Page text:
It’s Not an Act: how drag helped me realise my gender

I was fourteen when I took an eyeliner pencil and drew on a beard for the first time.  It felt like an irony, really.  I would wake up every morning and shave my facial hair, having been told by the girls at school and subsequently, by my own family, that I shouldn’t have facial hair if I wanted to look ‘normal’.  I had even been told by doctors that my androgen and testosterone levels were ‘too high’ and, though it wasn’t harming me, I was medicated for it.  Drawing on a beard for the first time was a promise to myself, to refuse to accept the ways in which other people wanted to change me.

The second time I drew on a beard a friend helped me.  As they scratched into my cheek with the overused pencil I prepared myself for the night ahead. As I finished drawing that beard it felt like I was saying, ‘look! Hey! Look at this! You told me I had to change myself and this is me telling you that I refuse’.  It was a refusal to accept the norms and ideals I was being bred into, and more than that, it was a bold and brash refusal.  It was halloween 2010 and while pumpkins, cats and sailors surrounded me I adjusted my bowtie and clipped on my braces (aka suspenders, if you’re American and confused).  It was a self-aware costume, an in-joke with myself: I understood that the scariest thing I could be was who I actually was.  I also recognised that this costume put me in control and that, if I could make people laugh with me, perhaps they would come to accept me.

In sixth form college I began wearing ‘typically masculine’ outfits more and more;  I wore braces, shirts and bowties almost daily.  I started cutting my hair and it quickly moved from chest-length to chin-length in a matter of months.  People boxed me into labels of their choosing, often before asking me how I identified or worse, after knowing how I identified.  I learned that people liked humorous costumes but felt threatened by tangible, truthful masculinity.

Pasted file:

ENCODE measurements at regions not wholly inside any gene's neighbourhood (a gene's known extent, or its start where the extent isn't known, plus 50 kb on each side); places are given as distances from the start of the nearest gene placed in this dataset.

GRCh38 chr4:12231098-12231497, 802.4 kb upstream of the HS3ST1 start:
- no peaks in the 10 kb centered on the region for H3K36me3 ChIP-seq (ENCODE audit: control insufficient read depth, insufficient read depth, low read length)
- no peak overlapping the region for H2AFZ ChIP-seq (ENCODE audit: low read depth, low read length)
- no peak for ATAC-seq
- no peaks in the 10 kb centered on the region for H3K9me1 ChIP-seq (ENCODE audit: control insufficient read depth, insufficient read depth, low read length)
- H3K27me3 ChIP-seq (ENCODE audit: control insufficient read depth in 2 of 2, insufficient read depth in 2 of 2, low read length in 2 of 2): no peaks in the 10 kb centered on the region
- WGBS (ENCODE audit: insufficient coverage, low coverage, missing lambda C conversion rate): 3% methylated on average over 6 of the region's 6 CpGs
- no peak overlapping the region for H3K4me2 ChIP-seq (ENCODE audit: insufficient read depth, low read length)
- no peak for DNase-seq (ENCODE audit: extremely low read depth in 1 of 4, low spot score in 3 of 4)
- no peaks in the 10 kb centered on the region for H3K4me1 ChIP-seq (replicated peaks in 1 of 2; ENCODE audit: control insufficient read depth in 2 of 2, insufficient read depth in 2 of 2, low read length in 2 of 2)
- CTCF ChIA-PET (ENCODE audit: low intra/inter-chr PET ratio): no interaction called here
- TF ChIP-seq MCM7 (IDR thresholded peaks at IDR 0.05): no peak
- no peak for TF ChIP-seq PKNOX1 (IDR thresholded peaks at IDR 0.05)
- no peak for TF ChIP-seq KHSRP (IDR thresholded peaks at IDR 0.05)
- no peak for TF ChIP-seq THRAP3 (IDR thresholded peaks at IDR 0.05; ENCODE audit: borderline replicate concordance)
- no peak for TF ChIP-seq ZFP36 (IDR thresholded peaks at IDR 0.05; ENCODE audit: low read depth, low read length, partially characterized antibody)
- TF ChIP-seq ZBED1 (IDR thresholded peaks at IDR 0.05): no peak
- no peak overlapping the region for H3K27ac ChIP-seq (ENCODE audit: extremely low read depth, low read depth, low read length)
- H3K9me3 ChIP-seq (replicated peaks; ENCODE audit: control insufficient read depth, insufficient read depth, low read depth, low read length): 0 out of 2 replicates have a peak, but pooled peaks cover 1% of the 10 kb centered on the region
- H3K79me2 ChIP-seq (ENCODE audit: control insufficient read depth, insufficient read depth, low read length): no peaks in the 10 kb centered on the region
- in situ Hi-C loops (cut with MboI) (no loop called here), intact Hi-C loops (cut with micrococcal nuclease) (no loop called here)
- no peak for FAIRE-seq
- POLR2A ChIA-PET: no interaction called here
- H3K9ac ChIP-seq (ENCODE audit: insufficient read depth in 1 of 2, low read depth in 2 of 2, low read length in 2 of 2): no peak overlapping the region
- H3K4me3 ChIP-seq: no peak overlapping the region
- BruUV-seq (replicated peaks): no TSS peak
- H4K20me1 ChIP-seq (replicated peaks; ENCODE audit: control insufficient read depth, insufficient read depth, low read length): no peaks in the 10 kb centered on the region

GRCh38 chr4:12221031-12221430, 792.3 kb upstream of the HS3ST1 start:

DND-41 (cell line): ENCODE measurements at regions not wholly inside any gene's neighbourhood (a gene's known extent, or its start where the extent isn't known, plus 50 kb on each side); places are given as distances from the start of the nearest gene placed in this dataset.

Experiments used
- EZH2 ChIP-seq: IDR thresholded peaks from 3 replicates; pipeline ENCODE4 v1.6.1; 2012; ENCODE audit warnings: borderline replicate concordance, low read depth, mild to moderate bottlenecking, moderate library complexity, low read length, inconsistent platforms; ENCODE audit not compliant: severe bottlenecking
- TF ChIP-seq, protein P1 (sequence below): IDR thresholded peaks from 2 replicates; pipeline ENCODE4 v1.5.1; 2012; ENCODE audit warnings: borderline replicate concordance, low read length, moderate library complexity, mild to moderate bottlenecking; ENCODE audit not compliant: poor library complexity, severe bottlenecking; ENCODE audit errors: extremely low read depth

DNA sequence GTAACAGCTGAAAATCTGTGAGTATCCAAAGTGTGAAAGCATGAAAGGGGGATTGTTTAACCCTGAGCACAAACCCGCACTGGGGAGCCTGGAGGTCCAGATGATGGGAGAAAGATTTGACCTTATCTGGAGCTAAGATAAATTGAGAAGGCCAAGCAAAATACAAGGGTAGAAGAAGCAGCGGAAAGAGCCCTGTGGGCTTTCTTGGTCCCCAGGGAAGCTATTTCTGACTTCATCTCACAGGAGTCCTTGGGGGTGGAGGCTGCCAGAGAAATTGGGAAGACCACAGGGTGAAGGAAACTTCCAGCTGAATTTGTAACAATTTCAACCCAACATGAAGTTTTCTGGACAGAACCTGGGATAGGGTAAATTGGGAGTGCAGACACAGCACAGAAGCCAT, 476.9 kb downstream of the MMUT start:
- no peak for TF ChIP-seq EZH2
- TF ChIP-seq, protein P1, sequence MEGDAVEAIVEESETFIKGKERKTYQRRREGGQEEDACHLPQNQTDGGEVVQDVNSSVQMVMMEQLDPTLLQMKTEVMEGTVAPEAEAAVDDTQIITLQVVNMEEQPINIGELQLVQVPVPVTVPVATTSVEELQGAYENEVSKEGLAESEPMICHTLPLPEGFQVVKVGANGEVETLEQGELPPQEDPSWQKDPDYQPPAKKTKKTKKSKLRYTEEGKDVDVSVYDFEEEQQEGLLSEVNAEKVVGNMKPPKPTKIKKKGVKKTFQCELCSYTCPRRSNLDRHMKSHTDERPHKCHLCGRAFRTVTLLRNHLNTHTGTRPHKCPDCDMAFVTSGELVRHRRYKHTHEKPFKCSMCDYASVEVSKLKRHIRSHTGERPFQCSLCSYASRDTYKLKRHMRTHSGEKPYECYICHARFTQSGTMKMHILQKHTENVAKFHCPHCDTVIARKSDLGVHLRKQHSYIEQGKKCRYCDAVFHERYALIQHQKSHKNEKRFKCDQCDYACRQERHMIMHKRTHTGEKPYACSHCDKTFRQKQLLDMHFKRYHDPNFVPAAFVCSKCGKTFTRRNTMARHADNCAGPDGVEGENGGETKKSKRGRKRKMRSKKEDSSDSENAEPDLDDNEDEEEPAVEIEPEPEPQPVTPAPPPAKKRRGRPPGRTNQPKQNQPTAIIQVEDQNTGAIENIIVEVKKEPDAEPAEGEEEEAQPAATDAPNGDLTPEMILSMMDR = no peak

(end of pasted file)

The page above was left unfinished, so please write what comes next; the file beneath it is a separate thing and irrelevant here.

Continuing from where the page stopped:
Throughout university and during my hyper-feminine phases, I would regularly shut my bedroom door and do my best to transform myself into the same, confident person I remembered being aged fourteen.  Eventually, I told a few friends about ‘doing drag’.  I went to more parties with a better drawn beard each time.  I gradually learned to contour my adam’s apple and my jawline.  More and more often people would tell me, ‘I wouldn’t have known you were a girl!’.  Every time it stung a little more, and every time I wanted to yell, ‘I’m not!’. 

This all brings me to the past six months.  In November, I signed up for a couple of drag events/shows.  I was already contentedly identifying outside the binary and finally felt a little more confident with my gender identity and presentation.  I felt that everything was coming together.  Three weeks before one of the events, I cancelled.  I was so panicked that I couldn’t even understand why I cancelled.  Wasn’t this something I wanted?  Wasn’t this what I had been fighting for?

After a long conversation with myself, I looked back at my moment of panic, finally realising something crucial which I’d been missing for the last eight years: it was never an act.  My transmasculinity isn’t a performance, it’s a real and tangible part of me.  For me, my drag act wasn’t simply an act, it was a defence mechanism against a world which might not accept me.  I still love drag but I’ve realised that I have to live truthfully and honestly as myself every day, not only in costume. 

Quick note: I’m fully aware that many trans and non-binary people do drag and my intention here isn’t to binarise drag culture!  This is simply my own experience of drag as a performative art in contrast to my own desires to really live my gender and accept my transmasculinity.  Let me know your experiences of drag &/ gender in comments.- AB 


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